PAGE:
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City administration suggests removing Calgary’s last bus traps


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Bus traps could become a thing of the past as city administration has recommended decommissioning the vehicle pits.

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A memo issued to Mayor Jyoti Gondek and the rest of city council from general manager of operational services Doug Morgan states the use of the traps as a way of controlling traffic is no longer viable and that administration intends to incorporate a funding request to remove them in the fall budget.

“The cost to vehicle owners for non-compliance is significant, does not serve its intended purpose when vehicles are trapped as transit service is disrupted, Calgary Transit’s community shuttles cannot use the traps, and technology advancements have provided better alternatives,” reads Morgan’s memo.

Bus traps are large pits in the road that stop vehicles smaller than city transit buses from entering areas that are exclusive to buses. They became entrenched within Calgary in 1970s and there are seven such devices that are currently active. All seven are in north Calgary.

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The administration’s memo was written in response to concerns raised by Ward 10 councillor Andre Chabot.

“There are a number of concerns that have been identified by people who live adjacent to these bus traps as well as some residents as to the viability of them anymore,” Chabot told Postmedia Saturday.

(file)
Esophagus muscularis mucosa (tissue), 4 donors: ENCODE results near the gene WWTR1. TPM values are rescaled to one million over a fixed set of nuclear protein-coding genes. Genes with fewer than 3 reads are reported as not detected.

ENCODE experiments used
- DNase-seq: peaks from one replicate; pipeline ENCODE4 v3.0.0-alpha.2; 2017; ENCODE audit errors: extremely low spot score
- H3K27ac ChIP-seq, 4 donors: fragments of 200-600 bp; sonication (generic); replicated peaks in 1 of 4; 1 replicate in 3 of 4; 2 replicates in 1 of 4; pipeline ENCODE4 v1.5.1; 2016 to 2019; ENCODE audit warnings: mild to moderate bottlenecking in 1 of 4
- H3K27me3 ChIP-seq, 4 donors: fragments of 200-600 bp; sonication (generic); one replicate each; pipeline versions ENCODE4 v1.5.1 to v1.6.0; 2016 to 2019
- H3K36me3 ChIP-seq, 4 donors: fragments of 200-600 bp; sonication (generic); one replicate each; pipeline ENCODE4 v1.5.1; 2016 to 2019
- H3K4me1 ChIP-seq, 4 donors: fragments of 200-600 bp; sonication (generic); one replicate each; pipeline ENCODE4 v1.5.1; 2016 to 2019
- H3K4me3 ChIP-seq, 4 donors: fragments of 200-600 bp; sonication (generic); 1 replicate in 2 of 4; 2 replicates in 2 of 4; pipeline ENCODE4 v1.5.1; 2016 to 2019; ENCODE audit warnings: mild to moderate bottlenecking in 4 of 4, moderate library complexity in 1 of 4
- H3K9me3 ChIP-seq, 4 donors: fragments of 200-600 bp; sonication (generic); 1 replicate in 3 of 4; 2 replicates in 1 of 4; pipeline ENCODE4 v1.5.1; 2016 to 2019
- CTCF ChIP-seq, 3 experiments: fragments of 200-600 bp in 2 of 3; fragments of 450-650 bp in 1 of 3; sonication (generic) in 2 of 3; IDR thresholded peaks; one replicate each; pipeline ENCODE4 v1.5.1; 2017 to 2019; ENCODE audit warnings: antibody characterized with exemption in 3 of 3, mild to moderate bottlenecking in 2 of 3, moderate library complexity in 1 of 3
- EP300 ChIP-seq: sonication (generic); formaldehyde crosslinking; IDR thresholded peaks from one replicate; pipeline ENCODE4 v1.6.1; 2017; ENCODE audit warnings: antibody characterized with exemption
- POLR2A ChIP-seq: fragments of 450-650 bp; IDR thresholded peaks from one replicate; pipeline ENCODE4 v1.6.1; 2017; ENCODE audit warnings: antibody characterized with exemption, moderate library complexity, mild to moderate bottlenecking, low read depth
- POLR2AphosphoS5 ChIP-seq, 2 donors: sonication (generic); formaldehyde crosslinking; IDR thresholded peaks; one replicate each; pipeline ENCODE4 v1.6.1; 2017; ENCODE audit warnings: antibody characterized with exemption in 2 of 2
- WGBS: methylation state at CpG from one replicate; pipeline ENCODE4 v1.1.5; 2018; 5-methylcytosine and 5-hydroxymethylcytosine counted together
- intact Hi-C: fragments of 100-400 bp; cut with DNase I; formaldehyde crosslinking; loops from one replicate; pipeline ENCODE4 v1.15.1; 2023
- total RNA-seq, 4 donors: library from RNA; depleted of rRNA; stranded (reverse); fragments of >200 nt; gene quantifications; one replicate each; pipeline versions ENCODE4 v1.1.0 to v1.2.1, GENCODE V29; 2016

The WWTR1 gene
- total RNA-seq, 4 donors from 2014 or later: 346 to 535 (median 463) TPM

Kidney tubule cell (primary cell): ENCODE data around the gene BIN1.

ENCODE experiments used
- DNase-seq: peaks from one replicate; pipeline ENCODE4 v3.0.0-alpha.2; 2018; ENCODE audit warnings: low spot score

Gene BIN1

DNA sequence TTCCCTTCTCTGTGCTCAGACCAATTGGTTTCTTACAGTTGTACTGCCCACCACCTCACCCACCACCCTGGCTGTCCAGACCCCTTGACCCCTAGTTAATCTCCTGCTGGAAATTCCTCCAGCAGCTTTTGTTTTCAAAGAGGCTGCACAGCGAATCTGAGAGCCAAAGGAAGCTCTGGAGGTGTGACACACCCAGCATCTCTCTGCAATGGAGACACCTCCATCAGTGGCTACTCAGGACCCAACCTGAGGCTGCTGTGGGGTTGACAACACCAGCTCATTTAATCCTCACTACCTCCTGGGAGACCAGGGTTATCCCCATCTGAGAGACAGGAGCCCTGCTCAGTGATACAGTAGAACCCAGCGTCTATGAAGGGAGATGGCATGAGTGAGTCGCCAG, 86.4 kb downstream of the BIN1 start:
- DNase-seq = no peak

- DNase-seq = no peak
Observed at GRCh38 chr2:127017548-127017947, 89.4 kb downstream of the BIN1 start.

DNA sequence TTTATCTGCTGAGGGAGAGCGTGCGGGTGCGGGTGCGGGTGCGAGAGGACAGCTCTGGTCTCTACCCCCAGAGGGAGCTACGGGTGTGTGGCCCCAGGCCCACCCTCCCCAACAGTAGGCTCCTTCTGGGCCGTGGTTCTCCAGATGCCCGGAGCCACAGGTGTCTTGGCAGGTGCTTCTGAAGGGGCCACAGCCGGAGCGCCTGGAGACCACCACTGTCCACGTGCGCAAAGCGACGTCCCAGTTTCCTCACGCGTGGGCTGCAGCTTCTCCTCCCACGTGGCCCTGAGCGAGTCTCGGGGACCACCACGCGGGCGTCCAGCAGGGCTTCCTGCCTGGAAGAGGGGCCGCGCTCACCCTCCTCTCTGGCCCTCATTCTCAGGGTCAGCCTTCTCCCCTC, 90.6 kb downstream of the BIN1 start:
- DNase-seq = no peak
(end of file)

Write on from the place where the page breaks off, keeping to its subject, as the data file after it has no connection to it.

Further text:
Chabot said the devices are counterintuitive to their purpose of ensuring buses have readily available access to certain communities. He said when drivers ignore the signs warning the traps are ahead, they have their vehicles stuck in the roadway, blocking access until they can be removed.

“It’s created an additional challenge by having to allocate resources to redirect some of these buses that would have normally gone through that road,” said Chabot. “Not only that, but it does not work with shuttles either. So while the intent originally was probably a reasonable one, it no longer operates effectively or in the best interest of a community.”

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Chabot said there could be a number of alternatives that can be implemented that would provide various levels of access to the varying communities.

“The next question is, how much of a decommissioning are we going to look at? Are we looking at allowing full access and limiting access only to local residents by way of signage and photo enforcement? Are we looking at putting in a gate that is activated by transit only or limiting access only during certain hours to transit only? There’s a multitude of different scenarios that we need to consider,” said Chabot.

He said it is unclear how much it will cost the city to remove the barriers but noted the decommissioning could lead to savings in the long run for city operations.

The report from administration shows there are two traps in Edmonton and they have also been utilized in Denmark.

dshort@postmedia.com

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